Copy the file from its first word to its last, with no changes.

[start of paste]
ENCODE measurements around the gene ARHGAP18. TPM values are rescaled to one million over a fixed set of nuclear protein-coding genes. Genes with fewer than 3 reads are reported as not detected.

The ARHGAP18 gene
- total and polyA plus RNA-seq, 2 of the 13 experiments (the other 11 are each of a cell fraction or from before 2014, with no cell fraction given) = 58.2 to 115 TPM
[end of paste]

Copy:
ENCODE measurements around the gene ARHGAP18. TPM values are rescaled to one million over a fixed set of nuclear protein-coding genes. Genes with fewer than 3 reads are reported as not detected.

The ARHGAP18 gene
- total and polyA plus RNA-seq, 2 of the 13 experiments (the other 11 are each of a cell fraction or from before 2014, with no cell fraction given) = 58.2 to 115 TPM